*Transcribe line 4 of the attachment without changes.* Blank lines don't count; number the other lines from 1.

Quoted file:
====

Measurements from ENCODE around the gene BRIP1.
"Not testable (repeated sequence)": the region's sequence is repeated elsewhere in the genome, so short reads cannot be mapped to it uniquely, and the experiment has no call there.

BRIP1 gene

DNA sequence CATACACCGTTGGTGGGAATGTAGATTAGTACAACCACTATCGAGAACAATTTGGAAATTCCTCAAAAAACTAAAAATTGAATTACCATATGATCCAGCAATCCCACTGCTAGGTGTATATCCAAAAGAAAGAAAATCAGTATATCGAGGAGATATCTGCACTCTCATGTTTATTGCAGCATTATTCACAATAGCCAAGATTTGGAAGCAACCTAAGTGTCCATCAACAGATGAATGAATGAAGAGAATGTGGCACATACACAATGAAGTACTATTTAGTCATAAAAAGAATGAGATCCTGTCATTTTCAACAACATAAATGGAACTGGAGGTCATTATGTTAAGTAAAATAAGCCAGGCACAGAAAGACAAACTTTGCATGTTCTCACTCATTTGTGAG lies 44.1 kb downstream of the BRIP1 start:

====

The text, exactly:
DNA sequence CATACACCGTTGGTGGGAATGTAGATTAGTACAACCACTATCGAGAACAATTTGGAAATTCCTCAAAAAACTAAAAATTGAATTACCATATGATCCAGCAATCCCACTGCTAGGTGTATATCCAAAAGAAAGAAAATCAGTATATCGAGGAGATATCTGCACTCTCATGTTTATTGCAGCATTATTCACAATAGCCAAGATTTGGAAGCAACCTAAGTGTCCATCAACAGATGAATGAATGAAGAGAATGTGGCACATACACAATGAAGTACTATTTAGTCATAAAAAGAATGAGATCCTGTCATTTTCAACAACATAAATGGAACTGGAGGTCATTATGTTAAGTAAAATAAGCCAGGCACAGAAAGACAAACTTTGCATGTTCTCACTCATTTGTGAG lies 44.1 kb downstream of the BRIP1 start: